Getting Started with IOS – Binding User Interface and Controller

June 18th, 2011  | Tags: , , , , ,

If you want to build Iphone,IPad or IPod touch applications, this can be a start pointing for you.
I’m gonna write a series of posts about IOS as long as I am studying this platform. For a complete material, take a look at the apple’s developer area.
In this first post, I’m gonna show you how to get started with IOS, such as: showing the pre-requirements, downloading the tools and finally a simple example binding the User Interface (UI) and the controller (Object-c classes).

Pre Requirement

First of all, if you wanna build applications using IOS, you MUST have a MAC computer.
For coding and designing, we’re gonna use the following tools: Xcode for coding and Interface Builder for designing. Basically you can choices either Xcode 3.2.6 for free or Xcode 4.0 Free for Mac Developer or purchase it from AppStore. In both, one single download will get Xcode and Interface Builder (Xcode 4 brings Interface Builder integrated within Xcode). In this topic, I’m gonna use version 3.2.6.
Real Iphone, Ipad or IPod touch is not required, because Xcode has an emulator inside it. Furthermore, if you want to deploy your application on a real device, you must become a Mac Developer, otherwise you will test your application only on the emulator.


IOS uses object-c as programming language. It is an OO language, but its structure looks weird for whom comes from another OO language such Java. Also, Object-C has some features similar to C and C++, such as: pointer, memory management and so on.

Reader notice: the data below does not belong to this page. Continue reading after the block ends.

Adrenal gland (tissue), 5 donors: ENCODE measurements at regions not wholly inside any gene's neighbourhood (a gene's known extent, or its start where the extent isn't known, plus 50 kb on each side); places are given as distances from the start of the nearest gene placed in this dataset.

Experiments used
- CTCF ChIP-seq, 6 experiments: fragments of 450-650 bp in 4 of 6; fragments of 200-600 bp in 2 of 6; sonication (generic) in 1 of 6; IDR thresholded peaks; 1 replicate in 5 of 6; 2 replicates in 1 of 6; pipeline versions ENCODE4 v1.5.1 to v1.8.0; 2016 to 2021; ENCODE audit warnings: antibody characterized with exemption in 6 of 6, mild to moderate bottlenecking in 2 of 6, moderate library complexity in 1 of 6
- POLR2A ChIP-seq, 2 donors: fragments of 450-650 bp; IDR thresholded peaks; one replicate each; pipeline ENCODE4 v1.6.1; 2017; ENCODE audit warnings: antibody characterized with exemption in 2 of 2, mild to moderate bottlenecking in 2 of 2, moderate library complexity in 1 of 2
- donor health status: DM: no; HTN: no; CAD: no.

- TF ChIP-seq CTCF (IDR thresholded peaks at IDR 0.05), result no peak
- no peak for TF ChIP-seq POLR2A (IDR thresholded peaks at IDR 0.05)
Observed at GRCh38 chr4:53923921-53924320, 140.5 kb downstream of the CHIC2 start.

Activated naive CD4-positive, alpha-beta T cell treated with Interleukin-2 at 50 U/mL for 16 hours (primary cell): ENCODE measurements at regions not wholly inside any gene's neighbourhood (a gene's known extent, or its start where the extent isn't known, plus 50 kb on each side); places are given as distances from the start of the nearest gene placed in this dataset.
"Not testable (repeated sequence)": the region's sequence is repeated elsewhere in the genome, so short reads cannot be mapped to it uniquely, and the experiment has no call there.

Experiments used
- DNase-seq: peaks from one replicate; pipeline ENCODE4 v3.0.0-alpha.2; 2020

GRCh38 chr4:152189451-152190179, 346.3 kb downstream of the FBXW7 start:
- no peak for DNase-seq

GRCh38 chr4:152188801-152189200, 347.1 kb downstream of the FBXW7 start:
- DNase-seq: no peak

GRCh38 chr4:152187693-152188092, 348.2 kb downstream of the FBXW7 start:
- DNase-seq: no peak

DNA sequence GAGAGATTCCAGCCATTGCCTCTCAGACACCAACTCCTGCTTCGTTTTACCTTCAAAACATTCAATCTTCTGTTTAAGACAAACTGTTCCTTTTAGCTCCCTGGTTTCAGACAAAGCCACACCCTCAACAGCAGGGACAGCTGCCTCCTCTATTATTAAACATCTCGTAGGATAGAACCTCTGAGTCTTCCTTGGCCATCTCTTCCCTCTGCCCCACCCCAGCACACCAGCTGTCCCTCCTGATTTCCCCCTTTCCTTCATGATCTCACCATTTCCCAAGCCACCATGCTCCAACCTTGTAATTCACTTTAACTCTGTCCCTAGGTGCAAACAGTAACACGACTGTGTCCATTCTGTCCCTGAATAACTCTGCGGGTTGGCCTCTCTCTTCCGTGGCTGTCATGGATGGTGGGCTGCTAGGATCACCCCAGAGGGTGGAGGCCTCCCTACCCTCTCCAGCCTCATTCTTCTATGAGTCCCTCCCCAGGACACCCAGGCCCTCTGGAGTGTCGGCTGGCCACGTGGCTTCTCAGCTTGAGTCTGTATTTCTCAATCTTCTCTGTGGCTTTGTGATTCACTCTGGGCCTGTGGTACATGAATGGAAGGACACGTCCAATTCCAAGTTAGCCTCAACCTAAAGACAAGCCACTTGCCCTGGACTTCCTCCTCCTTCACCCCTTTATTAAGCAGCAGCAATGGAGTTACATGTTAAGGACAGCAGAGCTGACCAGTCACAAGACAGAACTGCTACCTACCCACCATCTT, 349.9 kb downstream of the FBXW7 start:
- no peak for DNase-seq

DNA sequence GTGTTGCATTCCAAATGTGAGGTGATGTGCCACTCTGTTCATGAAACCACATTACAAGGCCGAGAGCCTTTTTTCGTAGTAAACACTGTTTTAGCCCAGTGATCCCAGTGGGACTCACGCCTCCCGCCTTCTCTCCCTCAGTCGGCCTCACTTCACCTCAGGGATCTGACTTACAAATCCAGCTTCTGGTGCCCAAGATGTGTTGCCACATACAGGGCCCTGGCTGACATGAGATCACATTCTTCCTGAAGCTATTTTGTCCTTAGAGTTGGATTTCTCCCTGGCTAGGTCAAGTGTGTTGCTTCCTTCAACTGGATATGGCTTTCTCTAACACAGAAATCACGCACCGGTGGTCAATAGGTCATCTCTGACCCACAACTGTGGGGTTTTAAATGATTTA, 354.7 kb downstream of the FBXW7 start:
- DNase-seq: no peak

By default, IOS uses the Cocoa Touch Framework. It’s obvious that all my posts are gonna talk just about this framework.
IOS programming is based on MVC pattern (model – view – controller). If you have no idea what it is, please, google it.

Creating a new project

Click on Xcode icon to launch Xcode. Yo’re gonna see a splash screen like below:

Choose the “Create a new Xcode Project”. On the next screen, choose “View Based Application” and click on Choose button. For this example, I have chosen the name “Class1″ as project name.
After these steps, the Xcode will be opened and some default files created. Image below show up the Xcode interface and the project files.

For this post, we’re gonna work on in the following files: Class1ViewController.h, Class1ViewController.m and Class1ViewController.xib. Class1 is the name of my project, because of this Xcode has created the classes using this Class1* nomenclature.

Editing the interface and implementations